The world ghetto was born in Venice in 13th century. When all the Jews, persecuted in Europe, settled in Venice. In March 1516 the Doge forced them to live in an area called ghetto, whose doors were closed during the night. The word ghetto (meaning enclave or enclosed area) comes from a foundry established in the area (and from the verb gettare, pour the metal or, literally, throw). In 1797 Napoleon allowed the Jews to live wherever they like, but many of them remained there. Now only a handful of Jews (450 people, more or less) remain in the area, but the ghetto is still one of the most fascinating areas in Venice, where you could see visit the old synagogues and taste Jewish food at the local restaurant Gam Gam.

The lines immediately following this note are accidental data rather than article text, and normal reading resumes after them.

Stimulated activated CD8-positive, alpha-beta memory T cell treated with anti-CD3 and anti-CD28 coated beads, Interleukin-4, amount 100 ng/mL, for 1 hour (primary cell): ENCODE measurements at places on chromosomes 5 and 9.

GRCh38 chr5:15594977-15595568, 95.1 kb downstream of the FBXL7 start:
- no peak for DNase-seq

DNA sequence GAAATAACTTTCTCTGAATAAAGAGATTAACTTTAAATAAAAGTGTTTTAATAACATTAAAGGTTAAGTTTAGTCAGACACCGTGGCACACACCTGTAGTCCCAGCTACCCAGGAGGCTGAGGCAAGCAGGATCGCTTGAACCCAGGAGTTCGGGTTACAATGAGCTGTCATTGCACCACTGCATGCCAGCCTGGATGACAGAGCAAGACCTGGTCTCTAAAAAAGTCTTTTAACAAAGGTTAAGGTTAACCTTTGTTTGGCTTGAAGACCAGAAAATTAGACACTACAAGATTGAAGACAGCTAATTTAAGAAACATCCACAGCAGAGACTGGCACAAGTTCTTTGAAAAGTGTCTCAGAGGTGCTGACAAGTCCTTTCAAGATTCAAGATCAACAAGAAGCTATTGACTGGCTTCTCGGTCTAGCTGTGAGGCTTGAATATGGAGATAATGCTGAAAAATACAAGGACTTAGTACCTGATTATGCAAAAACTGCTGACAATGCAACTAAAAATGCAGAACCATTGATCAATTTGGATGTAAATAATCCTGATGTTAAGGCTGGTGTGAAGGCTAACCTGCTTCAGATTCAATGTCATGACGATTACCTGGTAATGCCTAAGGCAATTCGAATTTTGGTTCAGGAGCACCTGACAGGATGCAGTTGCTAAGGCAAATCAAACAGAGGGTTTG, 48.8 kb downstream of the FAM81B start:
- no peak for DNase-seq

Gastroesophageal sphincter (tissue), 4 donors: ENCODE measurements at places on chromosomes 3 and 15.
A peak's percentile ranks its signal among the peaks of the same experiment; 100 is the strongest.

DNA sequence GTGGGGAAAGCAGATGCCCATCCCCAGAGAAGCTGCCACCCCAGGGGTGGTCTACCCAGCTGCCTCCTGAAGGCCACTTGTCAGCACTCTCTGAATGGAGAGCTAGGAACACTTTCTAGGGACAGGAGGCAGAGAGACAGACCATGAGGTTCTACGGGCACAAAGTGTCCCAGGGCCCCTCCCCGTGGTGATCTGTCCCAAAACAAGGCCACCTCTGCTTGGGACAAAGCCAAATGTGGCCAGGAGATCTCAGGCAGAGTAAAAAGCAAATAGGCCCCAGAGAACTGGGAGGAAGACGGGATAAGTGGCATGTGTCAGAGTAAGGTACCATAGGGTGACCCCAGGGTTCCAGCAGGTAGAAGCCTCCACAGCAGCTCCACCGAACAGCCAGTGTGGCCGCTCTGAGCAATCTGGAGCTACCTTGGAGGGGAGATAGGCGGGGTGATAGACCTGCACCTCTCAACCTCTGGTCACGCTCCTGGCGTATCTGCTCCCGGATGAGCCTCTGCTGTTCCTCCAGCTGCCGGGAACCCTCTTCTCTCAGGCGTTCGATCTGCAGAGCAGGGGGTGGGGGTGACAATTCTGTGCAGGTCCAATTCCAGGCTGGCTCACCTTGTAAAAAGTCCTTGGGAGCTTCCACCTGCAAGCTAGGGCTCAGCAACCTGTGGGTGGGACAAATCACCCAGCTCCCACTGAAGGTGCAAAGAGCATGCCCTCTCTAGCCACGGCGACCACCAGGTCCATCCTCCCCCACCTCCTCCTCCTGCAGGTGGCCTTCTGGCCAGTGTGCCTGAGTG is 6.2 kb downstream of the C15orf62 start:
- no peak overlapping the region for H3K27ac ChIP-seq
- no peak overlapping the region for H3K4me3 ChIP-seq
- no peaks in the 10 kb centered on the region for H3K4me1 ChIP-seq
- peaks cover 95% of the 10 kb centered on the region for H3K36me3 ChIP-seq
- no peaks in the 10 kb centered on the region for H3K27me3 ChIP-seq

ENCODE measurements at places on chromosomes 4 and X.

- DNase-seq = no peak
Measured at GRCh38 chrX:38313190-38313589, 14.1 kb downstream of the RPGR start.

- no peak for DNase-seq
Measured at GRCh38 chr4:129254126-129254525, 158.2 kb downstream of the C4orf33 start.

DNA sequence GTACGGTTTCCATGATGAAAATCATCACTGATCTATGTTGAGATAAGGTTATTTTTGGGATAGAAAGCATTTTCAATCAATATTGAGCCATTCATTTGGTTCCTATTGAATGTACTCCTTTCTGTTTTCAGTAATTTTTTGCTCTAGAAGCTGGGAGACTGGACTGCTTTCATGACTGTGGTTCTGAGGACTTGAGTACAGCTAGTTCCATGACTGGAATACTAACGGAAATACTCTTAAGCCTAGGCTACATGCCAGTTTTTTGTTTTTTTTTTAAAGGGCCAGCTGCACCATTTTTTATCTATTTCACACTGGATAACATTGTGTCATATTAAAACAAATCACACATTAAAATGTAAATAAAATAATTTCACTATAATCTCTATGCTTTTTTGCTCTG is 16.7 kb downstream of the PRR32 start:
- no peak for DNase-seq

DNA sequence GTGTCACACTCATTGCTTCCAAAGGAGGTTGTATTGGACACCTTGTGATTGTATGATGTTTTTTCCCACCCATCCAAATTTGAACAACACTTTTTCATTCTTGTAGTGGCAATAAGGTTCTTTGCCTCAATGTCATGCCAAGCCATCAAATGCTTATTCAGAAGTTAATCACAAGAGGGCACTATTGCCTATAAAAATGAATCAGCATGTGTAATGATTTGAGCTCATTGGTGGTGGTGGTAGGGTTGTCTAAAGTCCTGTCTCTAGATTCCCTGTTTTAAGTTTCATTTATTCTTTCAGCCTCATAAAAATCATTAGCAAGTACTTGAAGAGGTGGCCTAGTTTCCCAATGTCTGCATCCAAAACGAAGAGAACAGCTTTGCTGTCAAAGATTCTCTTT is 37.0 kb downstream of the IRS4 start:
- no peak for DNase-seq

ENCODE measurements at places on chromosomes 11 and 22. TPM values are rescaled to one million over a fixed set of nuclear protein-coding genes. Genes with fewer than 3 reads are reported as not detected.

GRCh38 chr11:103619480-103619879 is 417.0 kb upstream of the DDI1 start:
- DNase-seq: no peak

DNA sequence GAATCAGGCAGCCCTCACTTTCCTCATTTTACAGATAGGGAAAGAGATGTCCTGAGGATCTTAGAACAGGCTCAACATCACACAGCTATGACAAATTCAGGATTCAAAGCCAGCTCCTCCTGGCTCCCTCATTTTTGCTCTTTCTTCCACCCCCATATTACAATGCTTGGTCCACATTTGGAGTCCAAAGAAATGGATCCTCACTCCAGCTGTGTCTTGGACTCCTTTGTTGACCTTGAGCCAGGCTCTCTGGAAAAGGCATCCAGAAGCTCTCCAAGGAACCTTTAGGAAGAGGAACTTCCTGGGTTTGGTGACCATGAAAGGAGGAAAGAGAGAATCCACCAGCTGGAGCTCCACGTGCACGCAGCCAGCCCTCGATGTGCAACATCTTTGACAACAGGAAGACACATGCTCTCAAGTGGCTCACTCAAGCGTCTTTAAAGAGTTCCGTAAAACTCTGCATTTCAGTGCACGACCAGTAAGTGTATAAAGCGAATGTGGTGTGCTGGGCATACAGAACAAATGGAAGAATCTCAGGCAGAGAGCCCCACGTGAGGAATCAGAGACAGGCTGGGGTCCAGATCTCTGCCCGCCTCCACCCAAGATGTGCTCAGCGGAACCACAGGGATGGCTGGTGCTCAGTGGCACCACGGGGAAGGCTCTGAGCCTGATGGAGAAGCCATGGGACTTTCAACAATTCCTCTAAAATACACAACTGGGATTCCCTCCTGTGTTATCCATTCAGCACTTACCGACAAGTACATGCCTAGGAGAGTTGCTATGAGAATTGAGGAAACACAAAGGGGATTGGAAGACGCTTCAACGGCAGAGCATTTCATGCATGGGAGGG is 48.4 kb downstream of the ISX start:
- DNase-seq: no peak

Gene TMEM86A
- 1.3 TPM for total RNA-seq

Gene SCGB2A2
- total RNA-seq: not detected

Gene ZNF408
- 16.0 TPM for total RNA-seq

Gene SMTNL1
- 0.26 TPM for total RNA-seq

On 29 March the Venice Ghetto will celebrate its 500th birthday. On the occasion there will be an exhibition called ‘Venice, the Jews and Europe’ and ‘The Merchant of Venice’ by Shakespeare will be performed in the main square of the ghetto.
And if you do not coincide with any of the events, al least visit the Museo Ebraico